Jay Motola, M.D., Health Professional

Jay Motola, MD, is a board-certified urologist and attending physician, Department of Urology, Mount Sinai West, and Assistant Professor of Urology, Icahn School of Medicine at Mount Sinai. Dr. Motola is a summa cum laude, Phi Beta Kappa graduate of Boston University, and earned his medical degree at the State University of New York at Stony Brook.

PSA Testing: The Controversy Continues

The PSA test seems fairly straight-forward. So why should there be a controversy? Having been involved in urology prior to the widespread use of PSA testing, I and many other urologists have unfortunately spent time on the wards of hospitals that had ...
Jay Motola, M.D.

What is Hematuria?

Hematuria is the presence of blood in the urinary tract and is a fairly common entitiy. Blood can be either gross bleeding (gross hematuria) which is visualized with the naked eye and easily detected by the patient or microscopic hematuria that is on...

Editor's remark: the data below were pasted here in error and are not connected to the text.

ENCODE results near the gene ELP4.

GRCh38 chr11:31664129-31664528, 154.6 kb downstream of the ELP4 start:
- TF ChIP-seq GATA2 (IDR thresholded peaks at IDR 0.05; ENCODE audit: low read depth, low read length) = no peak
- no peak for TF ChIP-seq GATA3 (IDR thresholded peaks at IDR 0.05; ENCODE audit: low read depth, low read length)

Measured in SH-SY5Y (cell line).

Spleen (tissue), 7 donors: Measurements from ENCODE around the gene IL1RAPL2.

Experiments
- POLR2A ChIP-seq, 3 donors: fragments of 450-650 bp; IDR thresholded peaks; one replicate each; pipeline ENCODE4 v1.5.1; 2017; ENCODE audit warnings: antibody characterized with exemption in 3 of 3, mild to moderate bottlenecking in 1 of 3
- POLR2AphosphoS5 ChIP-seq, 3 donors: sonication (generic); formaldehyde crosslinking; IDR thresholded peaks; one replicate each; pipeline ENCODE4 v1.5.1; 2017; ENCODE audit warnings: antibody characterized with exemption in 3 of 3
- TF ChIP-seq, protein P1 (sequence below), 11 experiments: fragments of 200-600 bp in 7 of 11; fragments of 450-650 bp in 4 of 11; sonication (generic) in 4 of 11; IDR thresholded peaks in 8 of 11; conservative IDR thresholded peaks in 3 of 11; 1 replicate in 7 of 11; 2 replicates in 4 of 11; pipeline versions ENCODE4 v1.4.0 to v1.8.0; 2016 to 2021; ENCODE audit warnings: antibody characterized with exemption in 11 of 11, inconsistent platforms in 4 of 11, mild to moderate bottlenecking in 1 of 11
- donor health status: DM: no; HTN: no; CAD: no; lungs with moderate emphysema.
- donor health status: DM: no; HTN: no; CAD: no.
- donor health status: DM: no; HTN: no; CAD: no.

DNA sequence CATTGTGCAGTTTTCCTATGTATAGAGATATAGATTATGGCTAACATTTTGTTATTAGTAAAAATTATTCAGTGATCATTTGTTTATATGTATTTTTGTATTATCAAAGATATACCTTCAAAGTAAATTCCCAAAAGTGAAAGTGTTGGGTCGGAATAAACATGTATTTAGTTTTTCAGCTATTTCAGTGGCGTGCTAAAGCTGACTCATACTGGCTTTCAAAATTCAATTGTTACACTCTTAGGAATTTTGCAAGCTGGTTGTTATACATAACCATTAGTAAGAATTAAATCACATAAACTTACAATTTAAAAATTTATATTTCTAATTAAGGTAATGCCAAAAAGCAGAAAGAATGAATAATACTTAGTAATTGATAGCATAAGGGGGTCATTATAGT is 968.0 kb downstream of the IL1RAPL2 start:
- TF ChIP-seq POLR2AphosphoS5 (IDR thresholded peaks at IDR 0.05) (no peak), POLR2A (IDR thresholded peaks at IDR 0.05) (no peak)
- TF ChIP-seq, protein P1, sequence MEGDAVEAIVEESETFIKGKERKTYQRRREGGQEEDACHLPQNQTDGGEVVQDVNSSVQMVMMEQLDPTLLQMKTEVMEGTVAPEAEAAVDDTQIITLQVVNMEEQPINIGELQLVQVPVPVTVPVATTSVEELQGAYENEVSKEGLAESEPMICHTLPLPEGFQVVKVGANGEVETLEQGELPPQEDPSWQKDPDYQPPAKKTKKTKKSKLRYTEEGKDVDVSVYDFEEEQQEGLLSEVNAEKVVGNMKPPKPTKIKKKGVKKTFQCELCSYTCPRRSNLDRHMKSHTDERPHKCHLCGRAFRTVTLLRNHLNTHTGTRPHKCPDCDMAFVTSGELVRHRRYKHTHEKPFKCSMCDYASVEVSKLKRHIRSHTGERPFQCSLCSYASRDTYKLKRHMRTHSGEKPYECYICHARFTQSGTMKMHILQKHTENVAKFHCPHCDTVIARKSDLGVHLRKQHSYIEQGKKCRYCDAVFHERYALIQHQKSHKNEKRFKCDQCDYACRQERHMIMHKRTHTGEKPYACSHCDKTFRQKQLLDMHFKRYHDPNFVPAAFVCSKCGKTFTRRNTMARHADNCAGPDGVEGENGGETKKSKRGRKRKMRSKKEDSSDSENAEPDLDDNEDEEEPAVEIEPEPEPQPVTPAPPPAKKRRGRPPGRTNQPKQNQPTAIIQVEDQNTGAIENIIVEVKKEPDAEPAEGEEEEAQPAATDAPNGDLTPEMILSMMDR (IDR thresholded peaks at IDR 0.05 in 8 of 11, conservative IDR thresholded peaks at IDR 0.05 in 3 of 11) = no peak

Jay Motola, M.D.

Current Treatments for Metastatic Prostate Cancer

Most patients who have prostate cancer are diagnosed with early-stage disease that is localized to the prostate. These patients are able to benefit from many different treatment options that include active surveillance, radical surgery, cryotherapy o...
Jay Motola, M.D.

Complications of Prostate Cancer

After a patient has been diagnosed with prostate cancer, and treatment options are discussed, some of the most common concerns of the patient pertain to the side effects or potential complications of the treatments. Patients want to know what bearing ...
Jay Motola, M.D.

Ten Things To Protect Your Prostate Health

Another year is upon us. It’s time to make that another New Years resolution or two. So how about dedicating this one to doing something good for health. Address the symptoms - You know your body better than anyone else. If something is bothering you ...
Jay Motola, M.D.

No Ejaculation after Green Light PVP Surgery?

Dear Dr. Motola:** After having very successful Green Light PVP surgery, I do not ejaculate. I was told that about 33% of men can still ejaculate normally after this procedure. Why can 33% still ejaculate and the rest not? (I know that the semen goes ...
Jay Motola, M.D.